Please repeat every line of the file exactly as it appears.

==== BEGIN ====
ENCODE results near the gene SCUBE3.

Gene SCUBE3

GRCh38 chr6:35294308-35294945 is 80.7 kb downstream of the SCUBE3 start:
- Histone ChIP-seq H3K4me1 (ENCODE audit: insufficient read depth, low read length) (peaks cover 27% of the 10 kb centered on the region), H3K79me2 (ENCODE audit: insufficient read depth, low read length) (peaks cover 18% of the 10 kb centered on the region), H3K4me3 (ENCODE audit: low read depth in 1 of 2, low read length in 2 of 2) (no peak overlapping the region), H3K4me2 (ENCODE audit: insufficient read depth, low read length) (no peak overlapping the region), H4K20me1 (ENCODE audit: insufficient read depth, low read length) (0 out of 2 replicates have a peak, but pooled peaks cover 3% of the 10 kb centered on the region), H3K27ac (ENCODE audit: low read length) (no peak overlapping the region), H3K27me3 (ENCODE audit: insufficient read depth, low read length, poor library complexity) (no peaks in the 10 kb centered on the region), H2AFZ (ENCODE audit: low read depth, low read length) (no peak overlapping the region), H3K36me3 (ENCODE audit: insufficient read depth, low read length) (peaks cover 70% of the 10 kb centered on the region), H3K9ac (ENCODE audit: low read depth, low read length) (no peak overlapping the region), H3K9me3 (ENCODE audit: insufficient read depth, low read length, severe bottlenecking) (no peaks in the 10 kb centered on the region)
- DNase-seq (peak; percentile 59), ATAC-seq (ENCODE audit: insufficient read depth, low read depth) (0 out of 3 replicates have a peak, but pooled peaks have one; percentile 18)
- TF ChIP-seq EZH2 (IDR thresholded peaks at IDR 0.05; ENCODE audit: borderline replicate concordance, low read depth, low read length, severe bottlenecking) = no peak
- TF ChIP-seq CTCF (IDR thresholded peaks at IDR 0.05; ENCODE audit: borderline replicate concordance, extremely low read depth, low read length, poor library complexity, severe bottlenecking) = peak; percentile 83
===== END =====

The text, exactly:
ENCODE results near the gene SCUBE3.

Gene SCUBE3

GRCh38 chr6:35294308-35294945 is 80.7 kb downstream of the SCUBE3 start:
- Histone ChIP-seq H3K4me1 (ENCODE audit: insufficient read depth, low read length) (peaks cover 27% of the 10 kb centered on the region), H3K79me2 (ENCODE audit: insufficient read depth, low read length) (peaks cover 18% of the 10 kb centered on the region), H3K4me3 (ENCODE audit: low read depth in 1 of 2, low read length in 2 of 2) (no peak overlapping the region), H3K4me2 (ENCODE audit: insufficient read depth, low read length) (no peak overlapping the region), H4K20me1 (ENCODE audit: insufficient read depth, low read length) (0 out of 2 replicates have a peak, but pooled peaks cover 3% of the 10 kb centered on the region), H3K27ac (ENCODE audit: low read length) (no peak overlapping the region), H3K27me3 (ENCODE audit: insufficient read depth, low read length, poor library complexity) (no peaks in the 10 kb centered on the region), H2AFZ (ENCODE audit: low read depth, low read length) (no peak overlapping the region), H3K36me3 (ENCODE audit: insufficient read depth, low read length) (peaks cover 70% of the 10 kb centered on the region), H3K9ac (ENCODE audit: low read depth, low read length) (no peak overlapping the region), H3K9me3 (ENCODE audit: insufficient read depth, low read length, severe bottlenecking) (no peaks in the 10 kb centered on the region)
- DNase-seq (peak; percentile 59), ATAC-seq (ENCODE audit: insufficient read depth, low read depth) (0 out of 3 replicates have a peak, but pooled peaks have one; percentile 18)
- TF ChIP-seq EZH2 (IDR thresholded peaks at IDR 0.05; ENCODE audit: borderline replicate concordance, low read depth, low read length, severe bottlenecking) = no peak
- TF ChIP-seq CTCF (IDR thresholded peaks at IDR 0.05; ENCODE audit: borderline replicate concordance, extremely low read depth, low read length, poor library complexity, severe bottlenecking) = peak; percentile 83